White House brushes off concerns over declining support for Ukraine
White House press secretary Karine Jean-Pierre pushed back against growing concerns that Republican lawmakers would not continue aid to Ukraine if they regain control of the US House of Representatives in the election. November mid-term.
“The United States has provided Ukraine with strong bipartisan support,” she told reporters on Wednesday. “We will continue to work with Congress as we have done in recent months on these efforts and support Ukraine for as long as it takes.”
The United States has authorized more than $60 billion in aid to Ukraine, with more than $17 billion in security assistance disbursed since the war began in February.
House Minority Leader Kevin McCarthy, however, indicated that aid could slow if the chamber is controlled by Republicans.
On Tuesday, McCarthy told Punchbowl News that with a recession looming, Americans would not write “a blank check” to Ukraine. “They just won’t. … It’s not a free blank check,” he said.
Ukrainians, still reeling from Russian drone and missile attacks on their capital, Kyiv, and other cities, leaving much of the country without power, are closely watching the US midterm election process, said Olena Shuliak, president of the ruling People’s Party in Ukraine. .
“Our people are dying every day. Every day we stand up for democracy all over the world,” she told Ukrainian VOA. “You can see what is happening on a daily basis with the bombing and destruction of our homes and the murder of our people – you cannot decrease support just to increase it.”
Observers say that with the rise of isolationist tendencies within the Republican Party, some fear aid to Ukraine will decline, especially for humanitarian and economic needs. However, US security aid is less of a concern, given that Republicans generally support the military-industrial complex, said Kristine Berzina, senior researcher for security and defense policy at the German Marshall Fund of the United States.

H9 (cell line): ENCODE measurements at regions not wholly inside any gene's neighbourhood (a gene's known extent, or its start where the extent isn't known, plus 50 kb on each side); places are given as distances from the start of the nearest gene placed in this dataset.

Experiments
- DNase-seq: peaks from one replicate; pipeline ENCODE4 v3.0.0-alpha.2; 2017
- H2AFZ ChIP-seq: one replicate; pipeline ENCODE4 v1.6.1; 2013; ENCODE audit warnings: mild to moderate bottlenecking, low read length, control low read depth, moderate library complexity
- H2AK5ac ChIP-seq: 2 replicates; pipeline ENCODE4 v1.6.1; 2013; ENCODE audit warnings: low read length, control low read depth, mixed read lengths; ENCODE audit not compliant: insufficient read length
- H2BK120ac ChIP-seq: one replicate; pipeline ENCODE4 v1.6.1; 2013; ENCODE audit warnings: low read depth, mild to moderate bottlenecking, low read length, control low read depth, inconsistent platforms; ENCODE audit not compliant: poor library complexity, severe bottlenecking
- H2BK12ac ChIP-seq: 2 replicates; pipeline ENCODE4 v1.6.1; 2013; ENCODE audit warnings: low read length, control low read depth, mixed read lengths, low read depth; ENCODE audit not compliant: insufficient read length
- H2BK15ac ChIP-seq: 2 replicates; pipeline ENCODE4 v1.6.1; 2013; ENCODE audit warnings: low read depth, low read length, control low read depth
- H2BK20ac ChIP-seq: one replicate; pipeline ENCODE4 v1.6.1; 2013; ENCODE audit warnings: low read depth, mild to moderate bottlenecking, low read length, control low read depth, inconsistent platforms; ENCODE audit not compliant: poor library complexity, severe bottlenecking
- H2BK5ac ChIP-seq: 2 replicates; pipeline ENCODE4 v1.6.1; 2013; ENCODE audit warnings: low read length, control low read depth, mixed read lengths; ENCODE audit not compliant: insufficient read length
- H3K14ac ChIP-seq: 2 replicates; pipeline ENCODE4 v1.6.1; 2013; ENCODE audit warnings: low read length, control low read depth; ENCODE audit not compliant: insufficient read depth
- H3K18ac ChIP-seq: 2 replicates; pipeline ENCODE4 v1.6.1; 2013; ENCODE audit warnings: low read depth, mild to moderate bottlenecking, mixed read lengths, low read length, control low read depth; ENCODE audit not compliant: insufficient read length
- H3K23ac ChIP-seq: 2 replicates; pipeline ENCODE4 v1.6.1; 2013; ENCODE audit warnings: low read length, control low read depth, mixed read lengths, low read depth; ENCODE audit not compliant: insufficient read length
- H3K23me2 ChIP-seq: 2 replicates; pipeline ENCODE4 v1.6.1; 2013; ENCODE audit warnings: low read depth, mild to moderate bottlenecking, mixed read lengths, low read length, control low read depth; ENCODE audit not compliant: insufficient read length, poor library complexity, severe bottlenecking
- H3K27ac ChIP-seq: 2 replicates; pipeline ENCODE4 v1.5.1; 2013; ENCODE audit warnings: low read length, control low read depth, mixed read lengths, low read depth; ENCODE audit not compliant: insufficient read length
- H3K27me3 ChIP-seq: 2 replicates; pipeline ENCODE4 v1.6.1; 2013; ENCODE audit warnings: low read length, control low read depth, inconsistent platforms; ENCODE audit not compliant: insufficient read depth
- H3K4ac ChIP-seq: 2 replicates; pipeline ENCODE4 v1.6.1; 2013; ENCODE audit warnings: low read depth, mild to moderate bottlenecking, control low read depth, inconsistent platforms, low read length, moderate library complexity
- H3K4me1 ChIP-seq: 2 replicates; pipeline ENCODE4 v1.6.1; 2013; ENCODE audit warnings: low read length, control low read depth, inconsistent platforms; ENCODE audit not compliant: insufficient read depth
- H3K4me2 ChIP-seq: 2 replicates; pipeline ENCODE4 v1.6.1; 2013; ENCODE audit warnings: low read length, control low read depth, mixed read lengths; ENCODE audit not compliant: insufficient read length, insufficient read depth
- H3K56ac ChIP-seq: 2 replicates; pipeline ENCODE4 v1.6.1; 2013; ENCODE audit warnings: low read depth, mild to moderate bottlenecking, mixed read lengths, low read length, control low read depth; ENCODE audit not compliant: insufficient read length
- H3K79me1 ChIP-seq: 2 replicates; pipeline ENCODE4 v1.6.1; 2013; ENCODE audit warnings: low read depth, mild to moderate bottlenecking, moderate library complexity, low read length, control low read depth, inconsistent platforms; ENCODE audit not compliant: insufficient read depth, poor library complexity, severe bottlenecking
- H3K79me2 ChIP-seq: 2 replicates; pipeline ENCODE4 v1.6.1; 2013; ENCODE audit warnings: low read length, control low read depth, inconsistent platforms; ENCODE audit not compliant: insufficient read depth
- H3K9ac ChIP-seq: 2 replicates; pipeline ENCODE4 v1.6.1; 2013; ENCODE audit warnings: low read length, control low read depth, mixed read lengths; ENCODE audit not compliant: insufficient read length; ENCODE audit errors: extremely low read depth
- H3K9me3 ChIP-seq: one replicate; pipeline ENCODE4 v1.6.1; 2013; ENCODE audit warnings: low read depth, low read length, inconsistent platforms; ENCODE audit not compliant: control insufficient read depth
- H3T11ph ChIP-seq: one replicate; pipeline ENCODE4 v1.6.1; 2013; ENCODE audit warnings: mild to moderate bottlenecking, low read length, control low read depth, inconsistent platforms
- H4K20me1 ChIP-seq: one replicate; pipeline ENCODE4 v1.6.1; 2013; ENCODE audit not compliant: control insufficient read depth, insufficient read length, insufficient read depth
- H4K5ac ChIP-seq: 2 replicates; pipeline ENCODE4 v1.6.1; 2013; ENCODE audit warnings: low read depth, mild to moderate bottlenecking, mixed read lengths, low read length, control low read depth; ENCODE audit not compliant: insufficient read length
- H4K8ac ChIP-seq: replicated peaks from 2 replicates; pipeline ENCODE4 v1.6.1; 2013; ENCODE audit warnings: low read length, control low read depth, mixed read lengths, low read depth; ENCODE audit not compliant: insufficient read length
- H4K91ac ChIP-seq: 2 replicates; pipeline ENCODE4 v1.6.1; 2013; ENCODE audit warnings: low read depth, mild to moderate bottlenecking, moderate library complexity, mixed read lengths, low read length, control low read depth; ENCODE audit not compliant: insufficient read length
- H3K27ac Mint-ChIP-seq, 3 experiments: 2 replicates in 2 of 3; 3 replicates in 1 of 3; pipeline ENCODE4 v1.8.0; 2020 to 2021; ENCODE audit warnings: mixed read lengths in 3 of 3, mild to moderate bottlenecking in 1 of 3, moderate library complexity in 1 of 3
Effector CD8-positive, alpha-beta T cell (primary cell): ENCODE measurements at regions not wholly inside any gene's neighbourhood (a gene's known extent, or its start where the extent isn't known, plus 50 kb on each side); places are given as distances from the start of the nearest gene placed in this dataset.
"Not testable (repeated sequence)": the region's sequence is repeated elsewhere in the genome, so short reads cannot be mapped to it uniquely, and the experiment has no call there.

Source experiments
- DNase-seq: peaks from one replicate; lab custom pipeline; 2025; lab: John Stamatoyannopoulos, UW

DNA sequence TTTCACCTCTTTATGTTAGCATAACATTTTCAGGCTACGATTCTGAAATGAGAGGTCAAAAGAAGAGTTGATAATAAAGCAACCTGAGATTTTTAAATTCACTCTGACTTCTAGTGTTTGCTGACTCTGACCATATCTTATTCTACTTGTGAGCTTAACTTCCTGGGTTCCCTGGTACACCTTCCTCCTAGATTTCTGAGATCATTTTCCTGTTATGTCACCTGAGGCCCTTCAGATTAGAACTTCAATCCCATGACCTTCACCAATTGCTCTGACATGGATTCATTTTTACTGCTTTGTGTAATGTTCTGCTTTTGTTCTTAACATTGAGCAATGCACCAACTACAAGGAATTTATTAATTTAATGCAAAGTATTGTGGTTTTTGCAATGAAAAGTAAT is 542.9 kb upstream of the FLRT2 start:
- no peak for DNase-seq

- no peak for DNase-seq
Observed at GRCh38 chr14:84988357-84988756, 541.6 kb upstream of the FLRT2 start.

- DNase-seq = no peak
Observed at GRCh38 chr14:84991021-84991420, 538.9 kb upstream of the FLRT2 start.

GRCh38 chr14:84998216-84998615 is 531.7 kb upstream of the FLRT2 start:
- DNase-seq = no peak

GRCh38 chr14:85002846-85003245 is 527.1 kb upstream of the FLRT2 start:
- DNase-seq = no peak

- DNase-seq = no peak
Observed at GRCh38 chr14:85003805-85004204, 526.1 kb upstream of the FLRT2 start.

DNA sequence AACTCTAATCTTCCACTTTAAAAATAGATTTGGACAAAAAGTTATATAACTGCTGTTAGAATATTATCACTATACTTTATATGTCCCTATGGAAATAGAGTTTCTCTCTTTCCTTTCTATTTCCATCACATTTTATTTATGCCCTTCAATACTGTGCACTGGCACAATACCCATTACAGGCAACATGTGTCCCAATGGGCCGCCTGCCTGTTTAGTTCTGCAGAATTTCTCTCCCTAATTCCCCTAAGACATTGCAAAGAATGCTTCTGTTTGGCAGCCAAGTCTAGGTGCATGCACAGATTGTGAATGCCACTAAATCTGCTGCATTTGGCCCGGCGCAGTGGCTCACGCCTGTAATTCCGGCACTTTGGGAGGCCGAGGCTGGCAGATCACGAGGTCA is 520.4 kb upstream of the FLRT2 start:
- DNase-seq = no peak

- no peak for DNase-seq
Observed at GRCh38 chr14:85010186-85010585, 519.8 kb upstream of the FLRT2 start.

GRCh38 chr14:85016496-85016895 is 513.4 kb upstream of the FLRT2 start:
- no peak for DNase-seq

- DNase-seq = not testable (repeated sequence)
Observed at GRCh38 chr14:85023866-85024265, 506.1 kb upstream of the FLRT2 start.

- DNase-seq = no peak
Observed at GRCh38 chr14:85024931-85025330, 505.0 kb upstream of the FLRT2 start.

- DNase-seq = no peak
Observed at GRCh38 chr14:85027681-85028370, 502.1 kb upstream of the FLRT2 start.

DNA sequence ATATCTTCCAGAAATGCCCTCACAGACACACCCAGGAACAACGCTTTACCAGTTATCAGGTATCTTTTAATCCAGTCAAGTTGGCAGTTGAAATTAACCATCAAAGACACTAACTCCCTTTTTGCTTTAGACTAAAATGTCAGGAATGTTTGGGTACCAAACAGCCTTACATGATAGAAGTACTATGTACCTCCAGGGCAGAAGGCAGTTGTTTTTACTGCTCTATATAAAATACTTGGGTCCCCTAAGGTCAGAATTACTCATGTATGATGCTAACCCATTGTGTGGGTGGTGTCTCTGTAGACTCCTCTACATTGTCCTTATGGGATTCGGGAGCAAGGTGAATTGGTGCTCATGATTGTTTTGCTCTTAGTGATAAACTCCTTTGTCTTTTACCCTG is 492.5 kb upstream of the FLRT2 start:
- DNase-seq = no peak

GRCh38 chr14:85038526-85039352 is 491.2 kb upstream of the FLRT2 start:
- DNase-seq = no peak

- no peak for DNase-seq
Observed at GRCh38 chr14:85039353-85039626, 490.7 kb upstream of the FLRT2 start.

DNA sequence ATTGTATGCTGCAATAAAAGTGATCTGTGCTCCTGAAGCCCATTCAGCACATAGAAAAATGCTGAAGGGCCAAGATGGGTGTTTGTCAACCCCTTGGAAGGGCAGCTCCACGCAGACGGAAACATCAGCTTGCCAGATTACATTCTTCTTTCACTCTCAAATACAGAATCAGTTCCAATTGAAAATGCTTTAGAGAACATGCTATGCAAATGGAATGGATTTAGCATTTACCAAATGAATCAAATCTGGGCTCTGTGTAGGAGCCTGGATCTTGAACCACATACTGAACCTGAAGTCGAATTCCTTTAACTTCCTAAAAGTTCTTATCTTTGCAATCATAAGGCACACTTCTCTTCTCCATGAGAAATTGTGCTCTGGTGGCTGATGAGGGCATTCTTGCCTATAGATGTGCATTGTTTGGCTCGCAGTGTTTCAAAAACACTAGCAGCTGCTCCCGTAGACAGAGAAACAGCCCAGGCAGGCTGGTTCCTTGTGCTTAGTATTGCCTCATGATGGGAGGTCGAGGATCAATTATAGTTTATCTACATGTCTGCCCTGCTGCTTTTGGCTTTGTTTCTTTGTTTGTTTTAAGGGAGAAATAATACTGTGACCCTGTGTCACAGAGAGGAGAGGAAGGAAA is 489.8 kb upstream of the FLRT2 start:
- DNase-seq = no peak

“What is the desperate need of Europeans right now in Ukraine and all over the world? [NATO] east flank? It is the need for weapon systems, ranging from ammunition to highly sophisticated weapon systems like HIMARS [High Mobility Artillery Rocket Systems], drones,” Berzina told VOA. “Defence budgets are increasing so significantly in Europe that the increase in defense spending exceeds what is available on the shelf.”
In May, Congress voted for more than $40 billion in new military and humanitarian aid, with 57 House Republicans voting against the package.
Focus on China
Looming recession aside, some Republican lawmakers have signaled that the United States should instead focus more on the threat of China’s military buildup.
“There are a lot of members who want to see more accountability within the Department of Defense and a greater focus on the threats that exist,” House Minority Whip Steve Scalise told reporters last month. “China is moving very aggressively to build up a naval fleet, and right now our naval fleet is in decline.”
Berzina said the conflict in Ukraine is a testing ground not only for the West’s technological warfare capabilities, but also for its commitment to defending a partner against an aggressor.
The competitive military environment in Ukraine gives defense companies reason to innovate and invest in weapons technologies, many of which are being tested on Ukrainian battlefields.
“That’s going to be important if there’s going to be a conflict with China in the future,” she said.
China, she added, is also learning from the West’s reaction to Moscow’s expansionist ambitions.
“Any form of authorization in Ukraine also has implications,” she said. “How tough is the United States going to be on Taiwan?
Some Republican lawmakers have also spoken of the need for greater oversight of aid sent to Ukraine and complained that the United States bears a greater financial burden than other NATO members.
Observers say ending US support for Ukraine would undo Kyiv’s gains on the battlefield and could alter the tide of the war.
“Is it better to invest in the defense of Ukraine now before having to defend half of the European continent? Berzina asked. “So there’s a fiscally conservative argument to stop it now before the problem gets so bad that the United States has to put more money into it in much bigger places.”
Tatiana Koprowicz contributed to this report.